After successfully converting to Blenheims, Beck was posted for operational flying to 13 Squadron, Odiham, in June 1942. The squadron had been primarily employed on intruder raids, especially in conjunction with the 2nd and 3rd 1,000 bomber raids on Germany. Beck’s first operational raid with the squadron was as part of the Dieppe Raid (Operation Jubilee), 19 August 1942. The Squadron worked in conjunction with 226 and 614 Squadrons in laying a smoke screen for the raid, or as Beck records in his Log Book ‘Smoke Bombs - Dieppe. Low Level Hit in 12 Places.’

Beck, promoted Flying Officer in October, moved with the Squadron in November to it’s new base at Blida in Algeria. From here he was almost constantly engaged on bombing raids, on a variety of targets including aerodromes, docks and vehicles, as the Squadron formed up as part of the Tactical Bomber Force which supported the First Army throughout its victorious campaign in North Africa. Having attacked multiple targets including Bizerte, Tunis, Enfidaville and Sidi Ahmed he spent 4 consecutive days bombing the Ros Cape Bon Area recording the final throws of the Germans in that campaign, 9 May 1943, ‘Ros Cape Bon Area. (6 x 250. 4 x 40.) Bombed M.T. Ht. 4000’ Many Fires Seen. Germans Burning Transport.’

As the campaign concluded Beck was posted to 114 (Hong Kong) Squadron (Bostons), King’s Cross, near Souk-el-Khemis, Tunisia, 16 May 1943. He moved with the Squadron to Grombalina and between detachments in Luqa, and Gela and Comiso on Sicily, as the war progressed. During this period Beck was heavily engaged with the Squadron in the Sicilian and Italian campaigns, operating initially against Pantelleria (6 times over the first two weeks of June) and Lampedusa (twice over the same period of time). Throughout July - August he was involved in intensive bombing on targets in Sicily, such as Randazzo and Maletto, attacking gun positions, ammunition dumps and transport.

In September 1943, Beck carried out a raid on Southern Italy, before completing his first operational tour. He was promoted Flight Lieutenant in October 1943, and posted in an Instructor capacity to No. 1 S.P.T.U., Cark, in December 1943. Beck transferred to No. 8 (O) A.F.U., Mona, in February 1944, and trained in Mitchells at No. 2 G.S.U., Swanton Morely. He returned to operational flying, when he was posted to 98 Squadron (Mitchells), in August 1944. After D-Day the squadron operated in close support of the advancing Allied armies, and from October onwards was based on the Continent.

Beck led the Squadron in many Circus operations throughout September - November 1944, targets included: North Abbeville; Boulogne; Walcheren; Flushing; Calais; and two sorties as part of Operation Market Garden - the diversionary sweep to Ede Barracks, Holland, 17 September 1944 and on 25 September when he flew ‘Circus. Arnhem. Lead. Attacked. F.W. 190’s. Heavy Flak. Lost Two A/C. Ht. 9000’ (Log Book refers); Breskens; Emerich; Geldern; the Bridges at Hedel, Venlo and Buggenum; Marshalling Yards at Kempen, Rheydt; and 29 November, ‘Circus Bridge At Zwolle. Hit By Heavy Flak. Ht 11,000’ (Ibid).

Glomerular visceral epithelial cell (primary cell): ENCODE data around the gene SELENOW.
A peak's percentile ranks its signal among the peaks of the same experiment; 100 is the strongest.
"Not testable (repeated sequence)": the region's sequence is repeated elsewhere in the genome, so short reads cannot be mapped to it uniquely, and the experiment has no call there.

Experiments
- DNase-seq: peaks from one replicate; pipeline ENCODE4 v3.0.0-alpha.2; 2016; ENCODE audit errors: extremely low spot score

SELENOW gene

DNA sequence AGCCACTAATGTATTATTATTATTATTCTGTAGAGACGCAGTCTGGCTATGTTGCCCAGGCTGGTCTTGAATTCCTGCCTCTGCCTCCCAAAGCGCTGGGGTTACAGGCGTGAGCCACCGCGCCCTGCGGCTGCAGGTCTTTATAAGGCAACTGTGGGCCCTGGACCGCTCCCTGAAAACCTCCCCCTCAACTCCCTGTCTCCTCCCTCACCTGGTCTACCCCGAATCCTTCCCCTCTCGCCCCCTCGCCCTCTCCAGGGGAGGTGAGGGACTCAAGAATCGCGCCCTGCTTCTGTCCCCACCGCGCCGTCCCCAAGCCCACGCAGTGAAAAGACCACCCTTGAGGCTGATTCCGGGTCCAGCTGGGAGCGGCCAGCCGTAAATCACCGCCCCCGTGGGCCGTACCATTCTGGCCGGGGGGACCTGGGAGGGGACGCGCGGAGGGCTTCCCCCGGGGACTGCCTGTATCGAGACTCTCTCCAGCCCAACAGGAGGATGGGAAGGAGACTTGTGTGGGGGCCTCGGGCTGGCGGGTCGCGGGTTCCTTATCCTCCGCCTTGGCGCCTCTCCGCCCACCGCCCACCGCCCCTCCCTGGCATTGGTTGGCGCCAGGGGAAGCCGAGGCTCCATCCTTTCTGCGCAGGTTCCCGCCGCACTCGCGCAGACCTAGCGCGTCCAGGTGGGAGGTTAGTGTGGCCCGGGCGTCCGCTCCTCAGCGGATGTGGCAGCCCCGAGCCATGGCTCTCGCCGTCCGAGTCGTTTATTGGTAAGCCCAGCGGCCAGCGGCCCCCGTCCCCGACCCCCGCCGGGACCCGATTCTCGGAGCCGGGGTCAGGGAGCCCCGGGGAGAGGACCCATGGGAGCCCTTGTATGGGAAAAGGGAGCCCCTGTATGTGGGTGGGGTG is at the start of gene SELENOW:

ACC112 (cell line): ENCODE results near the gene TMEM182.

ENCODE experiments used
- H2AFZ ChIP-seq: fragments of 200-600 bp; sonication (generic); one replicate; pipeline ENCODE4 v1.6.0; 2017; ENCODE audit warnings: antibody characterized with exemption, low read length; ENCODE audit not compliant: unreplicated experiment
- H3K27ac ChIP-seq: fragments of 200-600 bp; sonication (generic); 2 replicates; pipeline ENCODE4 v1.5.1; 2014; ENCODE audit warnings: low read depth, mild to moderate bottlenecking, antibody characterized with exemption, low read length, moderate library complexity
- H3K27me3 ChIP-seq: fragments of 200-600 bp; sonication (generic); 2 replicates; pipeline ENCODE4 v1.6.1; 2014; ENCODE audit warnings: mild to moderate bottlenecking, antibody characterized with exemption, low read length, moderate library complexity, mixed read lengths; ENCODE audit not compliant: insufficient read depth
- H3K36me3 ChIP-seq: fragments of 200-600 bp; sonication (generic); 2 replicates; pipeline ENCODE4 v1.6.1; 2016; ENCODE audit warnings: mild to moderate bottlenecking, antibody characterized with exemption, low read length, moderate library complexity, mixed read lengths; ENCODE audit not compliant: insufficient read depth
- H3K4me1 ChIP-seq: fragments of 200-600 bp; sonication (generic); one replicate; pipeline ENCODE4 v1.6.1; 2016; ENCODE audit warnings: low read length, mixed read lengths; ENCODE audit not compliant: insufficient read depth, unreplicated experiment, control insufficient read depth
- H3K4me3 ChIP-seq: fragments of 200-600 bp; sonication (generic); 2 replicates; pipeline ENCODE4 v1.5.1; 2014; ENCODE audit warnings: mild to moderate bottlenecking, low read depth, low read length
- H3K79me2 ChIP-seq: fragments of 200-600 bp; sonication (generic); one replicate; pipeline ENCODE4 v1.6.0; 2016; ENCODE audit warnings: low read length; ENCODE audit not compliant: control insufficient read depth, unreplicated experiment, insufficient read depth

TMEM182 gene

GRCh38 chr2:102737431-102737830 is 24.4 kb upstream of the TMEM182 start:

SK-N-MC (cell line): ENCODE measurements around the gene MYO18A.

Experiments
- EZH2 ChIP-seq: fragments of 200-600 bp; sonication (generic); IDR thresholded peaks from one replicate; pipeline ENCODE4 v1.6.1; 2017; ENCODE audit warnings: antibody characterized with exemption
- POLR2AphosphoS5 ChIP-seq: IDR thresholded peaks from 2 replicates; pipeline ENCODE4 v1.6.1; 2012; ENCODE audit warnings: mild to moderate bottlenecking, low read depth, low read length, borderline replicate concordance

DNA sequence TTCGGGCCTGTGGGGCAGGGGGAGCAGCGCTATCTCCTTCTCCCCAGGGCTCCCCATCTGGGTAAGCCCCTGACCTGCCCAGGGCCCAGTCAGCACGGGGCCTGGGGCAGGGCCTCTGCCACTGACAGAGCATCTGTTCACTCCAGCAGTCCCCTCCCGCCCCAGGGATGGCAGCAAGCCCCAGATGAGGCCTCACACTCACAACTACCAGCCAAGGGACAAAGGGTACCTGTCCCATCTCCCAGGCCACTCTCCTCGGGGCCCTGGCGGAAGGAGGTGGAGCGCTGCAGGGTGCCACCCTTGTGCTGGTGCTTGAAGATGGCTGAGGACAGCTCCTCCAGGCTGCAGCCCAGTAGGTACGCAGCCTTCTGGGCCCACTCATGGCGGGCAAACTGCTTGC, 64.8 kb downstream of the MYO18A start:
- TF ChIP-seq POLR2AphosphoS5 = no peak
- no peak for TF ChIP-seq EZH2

Beck completed his 2nd tour of operations by 1 December 1944, and after completing a course at No. 1527 B.A.T. Flight, Prestwick, was posted to 108 O.T.U., Wymeswold, for conversion to Dakotas. He returned to Africa, 1 June 1945, when he was posted to 1314 Flight (Dakotas), Accra. He spent the remainder of the war flying in Africa, and was chosen to represent Rhodesia at the Victory Parade in London, in 1946.

Discharged from the Royal Air Force, 26 January 1946, Beck became a commercial pilot when he joined Central African Airways in July of the same year. He was appointed Chief Pilot of the C.A.A. in April 1967, but later in the year the company was disbanded with Zambia Airways, Air Malawi and Air Rhodesia all becoming independent airlines. He took up employment with Air Rhodesia, and ended up flying over 26,000 hours, with flights around Africa and to London. He was involved in sanction busting, by flying aircraft from abroad into Rhodesia under secrecy. One such occasion being when he piloted one of three Boeing 720’s from Bern in Switzerland into Salisbury Airport, 14 April 1973. Beck was awarded the Rhodesian Order of the Legion of Merit for services with Rhodesian Airways, in November 1978.

He was 1 of only 9 Rhodesians to be awarded the D.F.C. and Bar.

Sold with D.F.C. Royal Mint case of issue, and case of issue for Rhodesian Order of Merit; R.A.F. Pilot’s Flying Log Book (28 April 1941 - 31 December 1948, incorporating flights undertaken with the Civil Aviation Department, Southern Rhodesia); Ministry of Civil Aviation Personal Flying Log Book, Aircraft Operating Crew (26 August 1949 - 26 March 1955, whilst employed as pilot by Central African Airways); Ministry of Transport and Civil Aviation Personal Flying Log Book, Aircraft Operating Crew (annotated on inside cover ‘Log Book No. 3 stolen 2.10.1961 Following are monthly summaries’, these are covered under the dates 26 March 1955 - 2 October 1961, after which the log resumes to cover the period from the latter date up to 21 August 1970); a further Civil Aviation Log Book (26 August 1970 - 21 July 1981); with copied research including several photographic images of recipient.